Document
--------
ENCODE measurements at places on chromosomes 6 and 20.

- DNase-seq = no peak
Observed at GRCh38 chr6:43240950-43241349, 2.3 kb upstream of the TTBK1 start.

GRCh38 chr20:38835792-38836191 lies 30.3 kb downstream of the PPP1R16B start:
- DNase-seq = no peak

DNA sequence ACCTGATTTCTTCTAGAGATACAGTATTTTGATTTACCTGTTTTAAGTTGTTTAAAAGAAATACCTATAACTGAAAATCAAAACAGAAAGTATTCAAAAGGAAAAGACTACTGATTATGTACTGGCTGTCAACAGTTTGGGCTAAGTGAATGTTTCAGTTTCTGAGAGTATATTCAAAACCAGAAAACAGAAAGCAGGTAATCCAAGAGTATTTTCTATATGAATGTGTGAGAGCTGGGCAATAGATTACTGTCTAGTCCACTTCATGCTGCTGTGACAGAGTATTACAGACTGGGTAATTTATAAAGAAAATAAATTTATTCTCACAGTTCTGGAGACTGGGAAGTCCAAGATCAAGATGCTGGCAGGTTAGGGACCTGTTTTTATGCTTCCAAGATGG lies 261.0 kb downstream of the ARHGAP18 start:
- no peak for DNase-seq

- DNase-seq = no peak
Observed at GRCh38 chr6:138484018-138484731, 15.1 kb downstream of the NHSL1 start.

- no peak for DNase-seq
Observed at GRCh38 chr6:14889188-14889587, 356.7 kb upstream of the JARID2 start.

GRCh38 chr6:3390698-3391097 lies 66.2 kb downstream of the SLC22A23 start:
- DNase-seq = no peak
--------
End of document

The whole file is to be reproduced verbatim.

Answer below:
ENCODE measurements at places on chromosomes 6 and 20.

- DNase-seq = no peak
Observed at GRCh38 chr6:43240950-43241349, 2.3 kb upstream of the TTBK1 start.

GRCh38 chr20:38835792-38836191 lies 30.3 kb downstream of the PPP1R16B start:
- DNase-seq = no peak

DNA sequence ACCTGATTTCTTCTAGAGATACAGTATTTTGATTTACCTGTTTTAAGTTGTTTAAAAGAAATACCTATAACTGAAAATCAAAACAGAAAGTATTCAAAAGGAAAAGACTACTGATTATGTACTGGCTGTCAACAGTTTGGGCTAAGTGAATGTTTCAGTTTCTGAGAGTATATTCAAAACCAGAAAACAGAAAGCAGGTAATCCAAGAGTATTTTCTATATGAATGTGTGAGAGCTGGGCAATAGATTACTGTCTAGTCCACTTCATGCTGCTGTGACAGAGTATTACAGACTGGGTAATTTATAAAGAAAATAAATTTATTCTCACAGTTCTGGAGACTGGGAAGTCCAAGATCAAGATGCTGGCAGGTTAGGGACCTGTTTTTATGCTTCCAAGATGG lies 261.0 kb downstream of the ARHGAP18 start:
- no peak for DNase-seq

- DNase-seq = no peak
Observed at GRCh38 chr6:138484018-138484731, 15.1 kb downstream of the NHSL1 start.

- no peak for DNase-seq
Observed at GRCh38 chr6:14889188-14889587, 356.7 kb upstream of the JARID2 start.

GRCh38 chr6:3390698-3391097 lies 66.2 kb downstream of the SLC22A23 start:
- DNase-seq = no peak